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Dumpster Depot plans to build facility in Derry

By Adam Swift
Union Leader Correspondent

April 09. 2013 8:54PM

DERRY - Developers are looking to bring a proposal for a Dumpster Depot location before the Planning Board next month.

Earlier this week, the Conservation Commission gave its approval for the site plan. The proposal encompasses a six-acre portion of a 62-acre parcel owned by Cormier Development off Ashleigh Drive.

The project will include a two-story, 7,200-square-foot building as well as outside space for 350 Dumpsters that will be rented out to individuals or contracting companies, according to project engineer Chris Tamula.

The building will have 3,200 square feet for office space and 4,000 square feet for vehicle maintenance, according to Tamula. There will be no fueling of vehicles on site, he added.

"Ideally, this is going to be the Dumpster Depot site," said Tamula. "They are currently in Manchester, and they are looking to relocate a portion of their development down here in Derry."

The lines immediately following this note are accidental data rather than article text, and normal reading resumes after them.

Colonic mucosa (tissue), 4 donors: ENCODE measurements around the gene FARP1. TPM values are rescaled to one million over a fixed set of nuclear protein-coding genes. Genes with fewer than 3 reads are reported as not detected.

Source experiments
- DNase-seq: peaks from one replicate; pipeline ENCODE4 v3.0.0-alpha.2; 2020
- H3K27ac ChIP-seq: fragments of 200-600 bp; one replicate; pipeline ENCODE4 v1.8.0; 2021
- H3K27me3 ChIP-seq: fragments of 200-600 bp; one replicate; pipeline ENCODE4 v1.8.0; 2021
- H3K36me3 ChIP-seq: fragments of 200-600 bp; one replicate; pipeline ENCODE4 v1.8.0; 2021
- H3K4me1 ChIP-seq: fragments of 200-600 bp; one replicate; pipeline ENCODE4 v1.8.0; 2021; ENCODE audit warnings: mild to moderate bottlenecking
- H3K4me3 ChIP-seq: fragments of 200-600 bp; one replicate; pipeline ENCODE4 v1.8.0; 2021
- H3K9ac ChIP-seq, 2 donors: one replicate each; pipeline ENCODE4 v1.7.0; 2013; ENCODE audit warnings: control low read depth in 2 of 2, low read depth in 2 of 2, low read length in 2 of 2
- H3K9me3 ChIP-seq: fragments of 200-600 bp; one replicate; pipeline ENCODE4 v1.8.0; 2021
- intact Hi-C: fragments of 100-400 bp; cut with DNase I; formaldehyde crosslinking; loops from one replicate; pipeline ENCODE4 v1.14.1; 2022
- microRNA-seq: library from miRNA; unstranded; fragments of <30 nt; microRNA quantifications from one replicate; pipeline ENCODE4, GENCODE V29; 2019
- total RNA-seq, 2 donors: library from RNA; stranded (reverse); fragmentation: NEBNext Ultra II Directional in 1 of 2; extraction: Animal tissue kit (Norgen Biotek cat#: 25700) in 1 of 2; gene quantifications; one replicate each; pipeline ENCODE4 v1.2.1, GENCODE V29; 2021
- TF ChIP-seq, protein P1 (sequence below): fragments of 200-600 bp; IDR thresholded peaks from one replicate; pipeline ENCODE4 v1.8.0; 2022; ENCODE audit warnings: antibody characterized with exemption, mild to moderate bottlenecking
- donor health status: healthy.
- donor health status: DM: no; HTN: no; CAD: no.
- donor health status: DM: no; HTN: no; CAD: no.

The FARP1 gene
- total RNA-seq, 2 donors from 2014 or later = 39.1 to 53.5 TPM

The development is 180 to 200 feet from the nearest wetlands and is not in a flood plain, he said.

Tamula said developers are working with PSNH to secure an easement for the driveway to the proposed building, since it is in the area of PSNH power lines. He said they are also working with the town's public works department on the type of paving required for the Dumpster storage area.

The town's public works department is recommending paving the area, but Tamula said it would make more sense to use a crushed gravel combination for the Dumpster area.

He also said the Dumpsters on site will remain empty.

"The Dumpsters are empty containers," Tamula said. "Customers will get the Dumpster for a house and have it emptied at a waste management facility."

Conservation Commission member Paul Doolittle asked whether the Dumpster would also be washed out at the waste management facility in order to cut down on the possibility of oil and grease runoff on the site.

"Dumpster Depot does not take back Dumpsters that have the potential for hazardous waste on their property," said Tamula.

Although the Conservation Commission approved the site plan, Conservation Commission Chairman Margaret Ives said she wasn't pleased that copies of the plans were not provided to commission members. She said the commission would not hear future plans if detailed copies were not provided.

Tamula said there is an overall master plan for the future development of the 62-acre property, but at this point, it just shows where the subdivision of the remaining land would occur.

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